Butterflies: Masters of Disguise
Butterflies have mastered of the art of disguise. With so many natural predators, including birds, spiders, reptiles, insects (wasps, flies, mites), and small mammals, they have disguise themselves in order to survive. From their early larva stage to the fully emerged adult butterfly, these Lepidoptera have some extraordinary abilities to mask themselves from the rest of the world.
Chrysalids come in so many different shapes, sizes, and forms. Each has a specific design meant to protect the precious cargo inside. Here at Butterflies LIVE!, we receive between 250 and 400 chrysalids each week. As you can see, some of the chrysalids resemble brightly colored green leaves while others are more bark-like in nature. The chrysalid takes on the coloration of the surface from which it hangs in nature. So, if a caterpillar decides to hang from a branch, the chrysalid will look more brown and bark-like or if it hangs from a leaf it could be bright green such as the Papilio palinurus chrysalid below.
Once the butterflies emerge, they are equipped with even more tools to hide from predators. Several camouflage techniques come into play including distinct marking on the underside and topside of their wings, resting on surfaces that blend in with their wings, and resting with their wings closed. The king shoemaker (Archaeoprepona demophon) and the pearly leafwing (Consul electra) both have very dull patterns on the underside of their wings but the pearly leafwing, in particular, has masterfully disguised himself as an actual leaf.
The common morpho (Morpho peleides) also implores several techniques to mask itself. Here we have one resting on a pair of blue jean shorts. Although the colors do not exactly match, resting on similar colored surfaces will help to camouflage this butterfly. One would think that having such bright colors would work against the butterfly’s ability to protect and disguise itself. However, butterflies partake in an interesting behavior known as flashing. The common morpho, and other brightly colored butterflies, will open its wings quickly or flash its wings to daze and confuse their predators when they get too close.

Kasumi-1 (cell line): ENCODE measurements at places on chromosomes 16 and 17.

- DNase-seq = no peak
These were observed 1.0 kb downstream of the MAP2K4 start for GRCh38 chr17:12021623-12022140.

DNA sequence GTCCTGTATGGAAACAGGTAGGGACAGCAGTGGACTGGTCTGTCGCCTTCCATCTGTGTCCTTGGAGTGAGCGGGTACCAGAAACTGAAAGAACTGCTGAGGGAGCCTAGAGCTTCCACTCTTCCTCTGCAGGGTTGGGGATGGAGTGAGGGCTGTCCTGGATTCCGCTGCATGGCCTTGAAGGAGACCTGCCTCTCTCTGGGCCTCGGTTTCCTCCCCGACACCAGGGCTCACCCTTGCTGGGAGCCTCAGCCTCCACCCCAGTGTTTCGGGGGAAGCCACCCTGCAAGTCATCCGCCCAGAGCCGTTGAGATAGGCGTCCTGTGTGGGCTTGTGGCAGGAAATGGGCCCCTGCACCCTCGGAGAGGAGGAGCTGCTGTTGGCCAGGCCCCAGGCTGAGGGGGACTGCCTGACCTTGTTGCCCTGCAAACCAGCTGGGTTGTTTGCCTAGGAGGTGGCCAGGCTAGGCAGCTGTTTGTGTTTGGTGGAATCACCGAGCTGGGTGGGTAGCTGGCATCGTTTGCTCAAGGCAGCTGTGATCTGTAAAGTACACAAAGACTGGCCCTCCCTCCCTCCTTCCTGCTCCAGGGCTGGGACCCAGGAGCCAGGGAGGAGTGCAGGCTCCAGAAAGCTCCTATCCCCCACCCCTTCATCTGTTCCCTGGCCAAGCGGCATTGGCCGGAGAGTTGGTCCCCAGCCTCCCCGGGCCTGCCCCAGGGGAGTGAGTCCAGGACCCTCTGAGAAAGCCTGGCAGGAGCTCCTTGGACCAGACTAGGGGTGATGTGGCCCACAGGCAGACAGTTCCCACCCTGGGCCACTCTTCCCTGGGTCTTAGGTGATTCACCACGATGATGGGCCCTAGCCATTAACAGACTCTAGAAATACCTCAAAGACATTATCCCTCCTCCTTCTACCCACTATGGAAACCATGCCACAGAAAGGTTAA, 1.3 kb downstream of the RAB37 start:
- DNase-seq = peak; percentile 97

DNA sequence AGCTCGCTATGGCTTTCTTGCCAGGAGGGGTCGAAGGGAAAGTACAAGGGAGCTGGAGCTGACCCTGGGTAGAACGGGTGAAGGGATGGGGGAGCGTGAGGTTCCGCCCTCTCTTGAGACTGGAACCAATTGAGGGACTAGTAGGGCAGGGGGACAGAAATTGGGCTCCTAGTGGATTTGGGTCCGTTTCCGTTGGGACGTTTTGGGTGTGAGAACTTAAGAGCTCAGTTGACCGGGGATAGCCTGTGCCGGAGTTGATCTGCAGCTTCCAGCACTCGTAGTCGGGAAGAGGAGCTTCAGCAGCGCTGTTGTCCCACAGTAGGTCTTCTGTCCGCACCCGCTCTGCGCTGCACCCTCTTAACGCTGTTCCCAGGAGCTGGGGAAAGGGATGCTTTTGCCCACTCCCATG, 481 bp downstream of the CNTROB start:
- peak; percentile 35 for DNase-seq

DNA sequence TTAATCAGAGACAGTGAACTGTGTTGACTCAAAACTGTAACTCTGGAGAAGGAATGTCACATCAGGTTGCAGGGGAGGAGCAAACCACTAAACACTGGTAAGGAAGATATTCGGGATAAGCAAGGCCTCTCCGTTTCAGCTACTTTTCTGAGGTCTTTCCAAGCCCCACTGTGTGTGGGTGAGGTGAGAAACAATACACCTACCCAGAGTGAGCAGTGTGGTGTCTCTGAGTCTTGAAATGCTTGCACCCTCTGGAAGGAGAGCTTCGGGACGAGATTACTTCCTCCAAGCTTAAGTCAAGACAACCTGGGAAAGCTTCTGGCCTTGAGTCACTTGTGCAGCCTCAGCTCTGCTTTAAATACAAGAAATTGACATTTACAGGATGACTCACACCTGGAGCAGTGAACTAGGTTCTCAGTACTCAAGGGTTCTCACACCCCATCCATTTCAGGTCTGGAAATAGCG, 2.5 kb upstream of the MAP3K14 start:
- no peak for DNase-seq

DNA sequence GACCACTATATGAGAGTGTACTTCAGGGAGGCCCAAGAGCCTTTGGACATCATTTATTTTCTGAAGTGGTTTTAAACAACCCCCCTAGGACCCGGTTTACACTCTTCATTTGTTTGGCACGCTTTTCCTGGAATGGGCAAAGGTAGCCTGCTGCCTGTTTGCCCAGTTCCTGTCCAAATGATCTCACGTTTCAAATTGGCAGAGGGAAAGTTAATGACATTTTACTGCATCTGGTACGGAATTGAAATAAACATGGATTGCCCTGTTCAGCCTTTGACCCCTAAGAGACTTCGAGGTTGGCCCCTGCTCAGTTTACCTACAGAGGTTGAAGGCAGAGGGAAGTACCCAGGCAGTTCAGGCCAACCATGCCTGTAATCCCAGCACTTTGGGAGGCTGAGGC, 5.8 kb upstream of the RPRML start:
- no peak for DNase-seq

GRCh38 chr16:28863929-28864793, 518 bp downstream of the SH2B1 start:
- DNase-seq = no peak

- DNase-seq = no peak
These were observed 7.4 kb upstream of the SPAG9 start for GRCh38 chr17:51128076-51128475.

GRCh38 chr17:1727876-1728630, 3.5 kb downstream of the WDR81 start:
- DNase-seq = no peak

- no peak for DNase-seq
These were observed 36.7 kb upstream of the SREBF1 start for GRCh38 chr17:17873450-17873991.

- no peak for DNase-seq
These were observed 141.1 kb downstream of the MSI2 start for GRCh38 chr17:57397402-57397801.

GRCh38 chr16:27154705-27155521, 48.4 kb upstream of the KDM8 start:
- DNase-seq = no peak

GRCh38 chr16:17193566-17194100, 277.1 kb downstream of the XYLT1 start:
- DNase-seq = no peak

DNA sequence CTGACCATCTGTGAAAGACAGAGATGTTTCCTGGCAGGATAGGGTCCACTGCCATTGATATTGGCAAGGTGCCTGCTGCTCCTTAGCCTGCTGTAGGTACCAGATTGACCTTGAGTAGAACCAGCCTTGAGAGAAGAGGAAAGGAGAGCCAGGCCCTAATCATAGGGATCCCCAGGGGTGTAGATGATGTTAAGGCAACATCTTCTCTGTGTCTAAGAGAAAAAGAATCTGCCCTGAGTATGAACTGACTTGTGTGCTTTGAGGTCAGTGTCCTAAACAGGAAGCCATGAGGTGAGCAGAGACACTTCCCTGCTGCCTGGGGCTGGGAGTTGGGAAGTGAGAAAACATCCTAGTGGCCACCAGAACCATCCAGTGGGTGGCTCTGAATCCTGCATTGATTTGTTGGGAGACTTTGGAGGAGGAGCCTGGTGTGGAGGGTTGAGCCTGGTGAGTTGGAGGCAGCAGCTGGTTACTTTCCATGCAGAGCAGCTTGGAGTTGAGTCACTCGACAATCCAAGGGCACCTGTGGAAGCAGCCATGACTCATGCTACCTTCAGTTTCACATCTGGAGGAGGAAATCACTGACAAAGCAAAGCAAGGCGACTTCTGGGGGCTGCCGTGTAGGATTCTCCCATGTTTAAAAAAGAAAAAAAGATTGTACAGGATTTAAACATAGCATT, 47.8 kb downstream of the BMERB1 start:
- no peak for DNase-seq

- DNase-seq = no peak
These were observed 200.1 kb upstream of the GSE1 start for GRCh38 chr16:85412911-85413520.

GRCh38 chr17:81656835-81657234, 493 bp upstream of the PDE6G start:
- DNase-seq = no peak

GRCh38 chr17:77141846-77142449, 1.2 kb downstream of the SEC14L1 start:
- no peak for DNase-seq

Patterns are a great way to disguise oneself. Although this tailed jay (Graphium agamemnon) may seem obvious to us, it is very difficult to spot from a distance. Their distinct markings allow them to successfully hide in thick green brush or forests from predators.
Another extraordinary example of camouflage is the photo below of the forest mort blue (Caligo eurilochus) and giant owl (Caligo memnon) resting on a weeping fig tree (Ficus benjamina ‘Indigo’). They are resting with their wings closed to expose a more dull underside but there is something else there that is particularly interesting. Eye spots! Several species of butterflies have these eye spots on their hindwings so that predators will attack the tips of their wings rather than their body. This allows the butterflies to escape their predator’s grip. However, something else even more peculiar is happening here with these two Caligos. If you take a moment to study the markings of the giant owl, you can see that the pattern does indeed mimic an owl’s face. This will also scare off predators who fall prey to owls!
As impressive as the Caligo eurilochus and Caligo memnon are, the atlas moth (Atticus atlas) takes the cake for having an outstanding mimicking technique. Moths are still part of the Lepidoptera family and the atlas moth is the largest moth in the world. Their wingspan can reach up to 12 inches across! Since they are so large, they can be easily spotted by predators. If you examine the tips of the wings in the image below you will see that they actually mimic a cobra’s head. This mimicking technique is key to their survival during their short lifetime of only one to two weeks.
These are only a few disguise techniques that Lepidoptera use to hide from predators. Each butterfly species has some unique adaption to help it survive in this world. So next time you visit Butterflies LIVE!, the Children’s Garden monarch waystation, or see a beautiful butterfly in nature, take a moment to make those small observations that help these fragile and fascinating creatures survive.